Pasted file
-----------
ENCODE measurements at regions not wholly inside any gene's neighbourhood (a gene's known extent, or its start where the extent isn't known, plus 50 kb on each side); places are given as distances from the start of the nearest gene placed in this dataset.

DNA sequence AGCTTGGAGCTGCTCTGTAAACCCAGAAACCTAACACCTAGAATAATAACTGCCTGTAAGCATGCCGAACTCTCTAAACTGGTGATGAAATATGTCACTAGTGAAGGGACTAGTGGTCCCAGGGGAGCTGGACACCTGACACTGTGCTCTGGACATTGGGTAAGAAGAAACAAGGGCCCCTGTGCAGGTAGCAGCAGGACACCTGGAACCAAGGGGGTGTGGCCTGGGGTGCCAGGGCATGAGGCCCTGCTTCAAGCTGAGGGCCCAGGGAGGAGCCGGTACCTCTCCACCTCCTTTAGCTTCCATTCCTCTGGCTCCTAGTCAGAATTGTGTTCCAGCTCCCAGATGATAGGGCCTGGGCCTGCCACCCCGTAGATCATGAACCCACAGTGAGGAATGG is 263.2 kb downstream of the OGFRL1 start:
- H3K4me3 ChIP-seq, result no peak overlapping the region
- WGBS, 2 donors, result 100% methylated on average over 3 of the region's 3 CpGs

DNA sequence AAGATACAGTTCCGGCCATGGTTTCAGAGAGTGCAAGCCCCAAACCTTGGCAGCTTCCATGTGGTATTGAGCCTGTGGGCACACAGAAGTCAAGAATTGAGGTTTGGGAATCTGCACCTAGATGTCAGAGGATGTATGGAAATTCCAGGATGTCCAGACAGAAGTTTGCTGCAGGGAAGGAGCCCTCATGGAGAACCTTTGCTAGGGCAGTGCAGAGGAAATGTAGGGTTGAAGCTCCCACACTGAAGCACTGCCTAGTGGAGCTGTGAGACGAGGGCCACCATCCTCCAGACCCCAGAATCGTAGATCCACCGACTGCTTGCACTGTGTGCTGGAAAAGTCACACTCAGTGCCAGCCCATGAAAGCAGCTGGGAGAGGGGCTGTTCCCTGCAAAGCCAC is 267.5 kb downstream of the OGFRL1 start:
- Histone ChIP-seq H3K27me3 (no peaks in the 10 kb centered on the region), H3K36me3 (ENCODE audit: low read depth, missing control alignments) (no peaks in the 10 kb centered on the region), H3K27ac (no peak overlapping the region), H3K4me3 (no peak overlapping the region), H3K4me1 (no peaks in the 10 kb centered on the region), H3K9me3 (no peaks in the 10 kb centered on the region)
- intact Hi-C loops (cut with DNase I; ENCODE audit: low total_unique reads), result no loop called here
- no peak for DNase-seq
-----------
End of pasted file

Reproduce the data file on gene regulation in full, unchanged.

ENCODE measurements at regions not wholly inside any gene's neighbourhood (a gene's known extent, or its start where the extent isn't known, plus 50 kb on each side); places are given as distances from the start of the nearest gene placed in this dataset.

DNA sequence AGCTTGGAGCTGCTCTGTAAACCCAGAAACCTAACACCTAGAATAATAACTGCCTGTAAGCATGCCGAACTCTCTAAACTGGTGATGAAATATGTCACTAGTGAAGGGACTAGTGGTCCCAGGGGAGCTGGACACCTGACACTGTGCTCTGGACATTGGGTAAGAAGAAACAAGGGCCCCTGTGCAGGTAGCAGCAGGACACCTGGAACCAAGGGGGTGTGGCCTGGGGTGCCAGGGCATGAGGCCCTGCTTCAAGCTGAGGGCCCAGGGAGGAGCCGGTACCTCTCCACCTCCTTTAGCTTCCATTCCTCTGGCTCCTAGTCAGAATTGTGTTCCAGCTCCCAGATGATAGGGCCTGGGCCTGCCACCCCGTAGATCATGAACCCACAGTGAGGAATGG is 263.2 kb downstream of the OGFRL1 start:
- H3K4me3 ChIP-seq, result no peak overlapping the region
- WGBS, 2 donors, result 100% methylated on average over 3 of the region's 3 CpGs

DNA sequence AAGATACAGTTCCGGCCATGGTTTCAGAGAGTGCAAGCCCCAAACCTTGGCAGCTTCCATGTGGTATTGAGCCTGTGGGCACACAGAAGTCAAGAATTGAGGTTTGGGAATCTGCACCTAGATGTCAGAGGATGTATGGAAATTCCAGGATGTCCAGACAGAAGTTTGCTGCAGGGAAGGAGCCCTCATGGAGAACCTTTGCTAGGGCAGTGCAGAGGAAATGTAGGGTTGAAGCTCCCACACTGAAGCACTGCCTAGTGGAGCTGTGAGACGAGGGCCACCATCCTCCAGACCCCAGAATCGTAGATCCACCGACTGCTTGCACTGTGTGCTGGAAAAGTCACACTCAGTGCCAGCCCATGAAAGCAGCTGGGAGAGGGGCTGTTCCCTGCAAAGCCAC is 267.5 kb downstream of the OGFRL1 start:
- Histone ChIP-seq H3K27me3 (no peaks in the 10 kb centered on the region), H3K36me3 (ENCODE audit: low read depth, missing control alignments) (no peaks in the 10 kb centered on the region), H3K27ac (no peak overlapping the region), H3K4me3 (no peak overlapping the region), H3K4me1 (no peaks in the 10 kb centered on the region), H3K9me3 (no peaks in the 10 kb centered on the region)
- intact Hi-C loops (cut with DNase I; ENCODE audit: low total_unique reads), result no loop called here
- no peak for DNase-seq